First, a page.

Growave is pioneering the use of highly efficient microwave energy to remove weeds and seedbanks, and control disease. Its sustainable, chemical-free approach is a real alternative to chemical herbicides. It is also more effective, penetrating the target and permanently destroying the cell structure from the inside
The project will ultimately design and manufacture Growave’s first commercial unit – the Wave One. Using microwave generators that either attach behind a tractor or bolt on to autonomous platforms, Wave One will be field-tested on strawberry pathogen control and on chemical-resistant weeds. Commercial treatments will begin in the 2022 financial year.
Hullbot – The Hullbot One System – $1,058,435
The Hullbot One System performs a diverse range of tasks including daily grooming of hulls, 4D inspections (time series-defined 3D data) and surveys of underwater structures and environmental management. The robot can navigate and localise itself underwater without human input and is deployed and retracted autonomously from an above-surface pod.
Proactive maintenance of boats increases hydrodynamic efficiency, reduces CO2 emissions and reduces maintenance costs, while ending the reliance on toxic and expensive antifouling paints that pollute waterways and require annual reapplication.
The Hullbot One system can undertake daily grooming of yacht hulls using self-deploying robots that gently remove early-stage biofouling with rotating brushes. In this way, the Hullbot One System replaces both diver cleaning and antifouling paint, representing a transformative global technology with no direct competitors.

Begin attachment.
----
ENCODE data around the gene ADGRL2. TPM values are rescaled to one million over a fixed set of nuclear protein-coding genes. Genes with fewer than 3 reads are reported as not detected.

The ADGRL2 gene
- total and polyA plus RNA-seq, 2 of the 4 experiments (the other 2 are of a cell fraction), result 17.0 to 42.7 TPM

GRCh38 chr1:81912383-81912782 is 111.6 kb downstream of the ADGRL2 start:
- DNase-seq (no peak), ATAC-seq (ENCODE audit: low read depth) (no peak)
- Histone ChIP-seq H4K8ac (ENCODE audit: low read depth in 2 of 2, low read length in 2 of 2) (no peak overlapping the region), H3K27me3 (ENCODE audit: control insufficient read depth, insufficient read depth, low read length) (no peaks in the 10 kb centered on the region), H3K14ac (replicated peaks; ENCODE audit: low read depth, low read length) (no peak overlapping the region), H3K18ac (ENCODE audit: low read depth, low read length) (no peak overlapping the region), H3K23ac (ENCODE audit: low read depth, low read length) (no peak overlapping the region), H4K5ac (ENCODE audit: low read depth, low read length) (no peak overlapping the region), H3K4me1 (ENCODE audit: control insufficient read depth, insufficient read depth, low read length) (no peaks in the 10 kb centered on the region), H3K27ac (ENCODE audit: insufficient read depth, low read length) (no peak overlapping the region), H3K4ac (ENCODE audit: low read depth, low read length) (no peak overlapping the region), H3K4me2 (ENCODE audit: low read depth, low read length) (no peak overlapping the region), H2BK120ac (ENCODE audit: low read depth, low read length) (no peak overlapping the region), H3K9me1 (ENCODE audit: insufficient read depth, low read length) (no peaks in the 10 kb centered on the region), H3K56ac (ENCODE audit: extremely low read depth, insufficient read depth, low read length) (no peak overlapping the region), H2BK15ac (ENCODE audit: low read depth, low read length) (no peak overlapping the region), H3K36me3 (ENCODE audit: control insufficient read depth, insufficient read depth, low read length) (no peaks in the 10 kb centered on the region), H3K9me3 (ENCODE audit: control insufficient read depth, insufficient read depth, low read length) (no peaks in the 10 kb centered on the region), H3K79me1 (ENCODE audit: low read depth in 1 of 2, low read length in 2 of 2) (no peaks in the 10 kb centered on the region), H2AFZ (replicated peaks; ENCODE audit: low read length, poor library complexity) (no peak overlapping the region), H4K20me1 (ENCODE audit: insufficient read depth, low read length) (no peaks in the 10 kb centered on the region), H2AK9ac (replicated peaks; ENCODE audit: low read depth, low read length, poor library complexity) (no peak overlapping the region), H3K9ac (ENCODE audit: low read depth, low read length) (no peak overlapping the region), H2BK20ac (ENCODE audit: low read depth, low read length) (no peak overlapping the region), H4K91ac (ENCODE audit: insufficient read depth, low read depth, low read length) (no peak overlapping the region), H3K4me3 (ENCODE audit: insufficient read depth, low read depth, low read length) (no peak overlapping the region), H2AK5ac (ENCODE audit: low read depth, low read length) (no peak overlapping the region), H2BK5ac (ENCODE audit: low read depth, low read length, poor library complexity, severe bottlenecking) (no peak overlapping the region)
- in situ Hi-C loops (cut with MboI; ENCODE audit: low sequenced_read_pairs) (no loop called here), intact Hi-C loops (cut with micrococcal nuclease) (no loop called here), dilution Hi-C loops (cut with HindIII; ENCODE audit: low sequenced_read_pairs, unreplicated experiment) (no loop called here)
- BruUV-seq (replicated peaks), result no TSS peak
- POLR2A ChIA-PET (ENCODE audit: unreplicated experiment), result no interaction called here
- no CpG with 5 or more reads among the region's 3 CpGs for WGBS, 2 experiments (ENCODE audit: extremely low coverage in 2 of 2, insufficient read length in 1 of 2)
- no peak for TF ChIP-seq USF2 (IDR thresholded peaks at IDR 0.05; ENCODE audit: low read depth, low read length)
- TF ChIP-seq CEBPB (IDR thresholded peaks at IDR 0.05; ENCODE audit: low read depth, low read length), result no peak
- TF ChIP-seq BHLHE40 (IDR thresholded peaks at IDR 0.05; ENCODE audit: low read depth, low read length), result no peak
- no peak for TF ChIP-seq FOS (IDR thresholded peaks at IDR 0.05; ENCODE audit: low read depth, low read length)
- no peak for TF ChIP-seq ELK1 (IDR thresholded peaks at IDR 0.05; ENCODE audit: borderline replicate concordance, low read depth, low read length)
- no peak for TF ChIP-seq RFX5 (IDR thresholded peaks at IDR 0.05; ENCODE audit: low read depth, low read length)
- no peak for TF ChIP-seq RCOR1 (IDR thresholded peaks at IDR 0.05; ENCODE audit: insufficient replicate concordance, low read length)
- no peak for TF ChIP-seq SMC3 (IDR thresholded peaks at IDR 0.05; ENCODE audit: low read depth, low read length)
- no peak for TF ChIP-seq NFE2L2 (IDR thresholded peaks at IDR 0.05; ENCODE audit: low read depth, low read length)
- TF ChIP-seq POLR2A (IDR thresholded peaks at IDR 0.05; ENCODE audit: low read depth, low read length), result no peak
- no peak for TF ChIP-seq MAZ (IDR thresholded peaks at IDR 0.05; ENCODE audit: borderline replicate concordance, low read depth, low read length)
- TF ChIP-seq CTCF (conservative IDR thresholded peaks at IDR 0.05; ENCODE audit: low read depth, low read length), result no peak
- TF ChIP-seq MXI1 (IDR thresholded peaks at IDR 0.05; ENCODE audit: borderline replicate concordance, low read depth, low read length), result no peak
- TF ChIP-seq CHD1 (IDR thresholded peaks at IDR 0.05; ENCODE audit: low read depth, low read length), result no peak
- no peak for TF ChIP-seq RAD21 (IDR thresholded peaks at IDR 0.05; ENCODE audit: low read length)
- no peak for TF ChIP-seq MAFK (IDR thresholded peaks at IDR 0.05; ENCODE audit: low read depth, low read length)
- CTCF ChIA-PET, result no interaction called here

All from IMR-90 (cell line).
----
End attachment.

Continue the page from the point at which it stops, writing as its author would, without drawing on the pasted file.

Hysata – ‘Next-Generation’ Water Electrolyser – $500,000
It is estimated that 15-25 per cent of energy in a Net Zero emissions global economy will come from ‘green hydrogen’ – hydrogen produced by splitting water using renewable energy. However, the water electrolysers currently used to produce hydrogen are relatively inefficient, complex, costly and difficult to scale.
Hysata is developing a new type of electrolyser that is substantially more efficient than existing types of electrolysers. This efficiency improvement, together with the inherently simple and low-cost design of Hysata’s electrolyser will significantly shift the economics of green hydrogen production, bringing $2/kg green hydrogen within reach.
Hysata’s simple design is also well suited to mass-manufacture, making it easy to ramp up production to the massive scales needed to decarbonise the energy sector.
LLEAF – LLEAF Technology – $283,480